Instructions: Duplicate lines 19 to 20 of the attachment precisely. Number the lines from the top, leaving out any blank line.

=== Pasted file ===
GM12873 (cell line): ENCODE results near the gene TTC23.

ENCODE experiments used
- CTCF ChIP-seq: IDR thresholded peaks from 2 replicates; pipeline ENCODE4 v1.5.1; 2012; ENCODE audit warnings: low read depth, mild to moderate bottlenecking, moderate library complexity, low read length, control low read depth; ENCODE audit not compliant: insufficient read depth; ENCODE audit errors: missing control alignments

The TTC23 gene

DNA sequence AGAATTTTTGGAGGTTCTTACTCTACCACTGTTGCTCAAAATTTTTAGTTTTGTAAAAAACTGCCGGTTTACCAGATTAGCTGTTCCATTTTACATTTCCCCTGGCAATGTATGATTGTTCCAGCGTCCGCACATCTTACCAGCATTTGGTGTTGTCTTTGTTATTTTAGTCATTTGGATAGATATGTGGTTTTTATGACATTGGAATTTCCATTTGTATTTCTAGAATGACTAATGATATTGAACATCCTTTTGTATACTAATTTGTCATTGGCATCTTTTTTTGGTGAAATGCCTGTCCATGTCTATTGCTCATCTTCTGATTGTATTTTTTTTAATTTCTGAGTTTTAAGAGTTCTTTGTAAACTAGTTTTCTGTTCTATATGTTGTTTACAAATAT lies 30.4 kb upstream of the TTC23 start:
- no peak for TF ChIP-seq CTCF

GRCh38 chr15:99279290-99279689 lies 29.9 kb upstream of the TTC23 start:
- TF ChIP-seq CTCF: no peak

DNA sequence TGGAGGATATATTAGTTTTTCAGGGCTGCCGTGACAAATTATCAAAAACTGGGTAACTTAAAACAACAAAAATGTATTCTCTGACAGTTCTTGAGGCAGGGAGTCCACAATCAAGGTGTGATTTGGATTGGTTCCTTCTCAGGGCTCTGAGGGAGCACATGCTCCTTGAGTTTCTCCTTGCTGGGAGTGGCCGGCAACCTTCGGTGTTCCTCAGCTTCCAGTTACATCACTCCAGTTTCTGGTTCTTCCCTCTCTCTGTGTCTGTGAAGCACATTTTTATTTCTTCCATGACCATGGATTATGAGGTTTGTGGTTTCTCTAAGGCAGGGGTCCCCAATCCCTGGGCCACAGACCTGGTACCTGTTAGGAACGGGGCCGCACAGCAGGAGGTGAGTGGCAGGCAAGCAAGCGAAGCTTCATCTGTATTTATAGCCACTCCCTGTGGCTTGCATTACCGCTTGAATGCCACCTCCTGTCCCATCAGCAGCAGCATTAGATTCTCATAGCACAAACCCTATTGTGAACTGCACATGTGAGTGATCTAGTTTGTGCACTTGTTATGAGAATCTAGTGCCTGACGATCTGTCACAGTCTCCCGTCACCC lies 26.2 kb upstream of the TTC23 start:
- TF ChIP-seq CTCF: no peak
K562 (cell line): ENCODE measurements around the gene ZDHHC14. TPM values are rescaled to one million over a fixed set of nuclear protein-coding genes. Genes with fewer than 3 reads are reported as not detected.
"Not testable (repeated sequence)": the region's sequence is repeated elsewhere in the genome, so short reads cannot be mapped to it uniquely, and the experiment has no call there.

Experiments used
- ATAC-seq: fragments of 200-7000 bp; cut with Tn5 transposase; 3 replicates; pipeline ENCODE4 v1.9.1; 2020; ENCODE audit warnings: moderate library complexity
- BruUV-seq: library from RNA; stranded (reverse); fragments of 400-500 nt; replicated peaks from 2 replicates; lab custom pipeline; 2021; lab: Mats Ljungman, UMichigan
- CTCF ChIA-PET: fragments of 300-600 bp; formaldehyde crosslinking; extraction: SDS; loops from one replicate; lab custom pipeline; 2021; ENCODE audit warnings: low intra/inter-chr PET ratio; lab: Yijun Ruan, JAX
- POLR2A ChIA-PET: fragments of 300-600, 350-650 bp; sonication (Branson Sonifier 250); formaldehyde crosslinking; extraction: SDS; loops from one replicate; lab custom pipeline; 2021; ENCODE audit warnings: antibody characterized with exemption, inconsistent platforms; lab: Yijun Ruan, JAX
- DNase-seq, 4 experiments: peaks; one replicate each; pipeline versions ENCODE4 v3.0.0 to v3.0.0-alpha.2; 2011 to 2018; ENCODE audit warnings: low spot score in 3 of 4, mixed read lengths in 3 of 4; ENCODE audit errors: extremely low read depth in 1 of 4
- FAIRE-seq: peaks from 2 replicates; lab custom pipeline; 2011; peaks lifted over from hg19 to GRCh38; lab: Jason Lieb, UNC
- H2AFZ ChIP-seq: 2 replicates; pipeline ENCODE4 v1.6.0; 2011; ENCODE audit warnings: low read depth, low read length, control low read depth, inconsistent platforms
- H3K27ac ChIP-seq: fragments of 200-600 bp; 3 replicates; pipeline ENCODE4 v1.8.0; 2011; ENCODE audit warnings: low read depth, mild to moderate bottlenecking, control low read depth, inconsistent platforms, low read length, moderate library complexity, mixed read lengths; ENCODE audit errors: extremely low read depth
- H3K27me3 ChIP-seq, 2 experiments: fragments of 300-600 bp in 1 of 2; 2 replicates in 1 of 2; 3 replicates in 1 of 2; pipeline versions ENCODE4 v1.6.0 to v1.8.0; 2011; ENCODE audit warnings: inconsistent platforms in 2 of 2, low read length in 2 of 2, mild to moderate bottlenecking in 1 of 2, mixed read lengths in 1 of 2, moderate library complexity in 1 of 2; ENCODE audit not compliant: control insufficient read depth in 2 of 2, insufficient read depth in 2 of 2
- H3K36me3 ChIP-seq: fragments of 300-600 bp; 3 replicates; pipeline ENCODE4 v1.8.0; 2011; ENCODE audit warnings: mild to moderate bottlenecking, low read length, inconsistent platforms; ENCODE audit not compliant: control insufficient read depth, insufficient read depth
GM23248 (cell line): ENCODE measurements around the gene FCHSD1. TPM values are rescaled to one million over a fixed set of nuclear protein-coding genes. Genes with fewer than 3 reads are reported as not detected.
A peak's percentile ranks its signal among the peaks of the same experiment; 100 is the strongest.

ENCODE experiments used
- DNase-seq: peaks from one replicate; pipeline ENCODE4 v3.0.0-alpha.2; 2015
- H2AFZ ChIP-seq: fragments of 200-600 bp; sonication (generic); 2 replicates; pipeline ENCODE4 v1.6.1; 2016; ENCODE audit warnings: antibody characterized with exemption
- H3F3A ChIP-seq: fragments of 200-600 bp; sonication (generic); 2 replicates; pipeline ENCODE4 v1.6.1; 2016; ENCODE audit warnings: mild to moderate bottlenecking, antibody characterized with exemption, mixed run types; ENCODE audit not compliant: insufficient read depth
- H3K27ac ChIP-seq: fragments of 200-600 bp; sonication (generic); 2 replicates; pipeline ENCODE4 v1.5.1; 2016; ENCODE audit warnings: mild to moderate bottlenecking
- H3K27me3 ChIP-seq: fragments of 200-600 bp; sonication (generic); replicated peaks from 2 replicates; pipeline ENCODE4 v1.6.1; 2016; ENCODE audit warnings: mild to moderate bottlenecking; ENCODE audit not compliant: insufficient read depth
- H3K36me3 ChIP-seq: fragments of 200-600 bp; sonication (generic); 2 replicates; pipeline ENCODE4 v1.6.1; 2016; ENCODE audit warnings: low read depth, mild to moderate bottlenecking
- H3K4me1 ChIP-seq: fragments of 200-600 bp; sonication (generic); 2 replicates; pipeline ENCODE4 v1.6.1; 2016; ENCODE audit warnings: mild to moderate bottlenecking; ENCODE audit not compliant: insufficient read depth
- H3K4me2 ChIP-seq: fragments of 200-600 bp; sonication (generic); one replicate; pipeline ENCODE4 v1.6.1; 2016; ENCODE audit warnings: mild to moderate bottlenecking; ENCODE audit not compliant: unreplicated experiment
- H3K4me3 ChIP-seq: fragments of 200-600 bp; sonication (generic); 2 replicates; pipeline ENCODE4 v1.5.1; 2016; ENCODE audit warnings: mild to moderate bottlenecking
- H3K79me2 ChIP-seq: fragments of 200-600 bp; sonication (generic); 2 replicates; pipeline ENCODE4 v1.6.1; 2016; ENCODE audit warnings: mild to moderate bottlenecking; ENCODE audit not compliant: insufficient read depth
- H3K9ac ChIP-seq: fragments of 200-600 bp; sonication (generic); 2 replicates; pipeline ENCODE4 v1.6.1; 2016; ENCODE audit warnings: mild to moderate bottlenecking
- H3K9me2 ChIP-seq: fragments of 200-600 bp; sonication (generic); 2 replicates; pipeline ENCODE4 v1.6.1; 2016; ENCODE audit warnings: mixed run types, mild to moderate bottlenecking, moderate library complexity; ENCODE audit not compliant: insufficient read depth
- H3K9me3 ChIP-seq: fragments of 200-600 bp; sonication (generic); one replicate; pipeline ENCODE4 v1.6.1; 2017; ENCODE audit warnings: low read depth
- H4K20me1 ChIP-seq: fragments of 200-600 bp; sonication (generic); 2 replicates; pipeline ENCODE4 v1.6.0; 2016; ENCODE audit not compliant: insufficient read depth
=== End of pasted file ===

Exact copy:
- FAIRE-seq: peaks from 2 replicates; lab custom pipeline; 2011; peaks lifted over from hg19 to GRCh38; lab: Jason Lieb, UNC
- H2AFZ ChIP-seq: 2 replicates; pipeline ENCODE4 v1.6.0; 2011; ENCODE audit warnings: low read depth, low read length, control low read depth, inconsistent platforms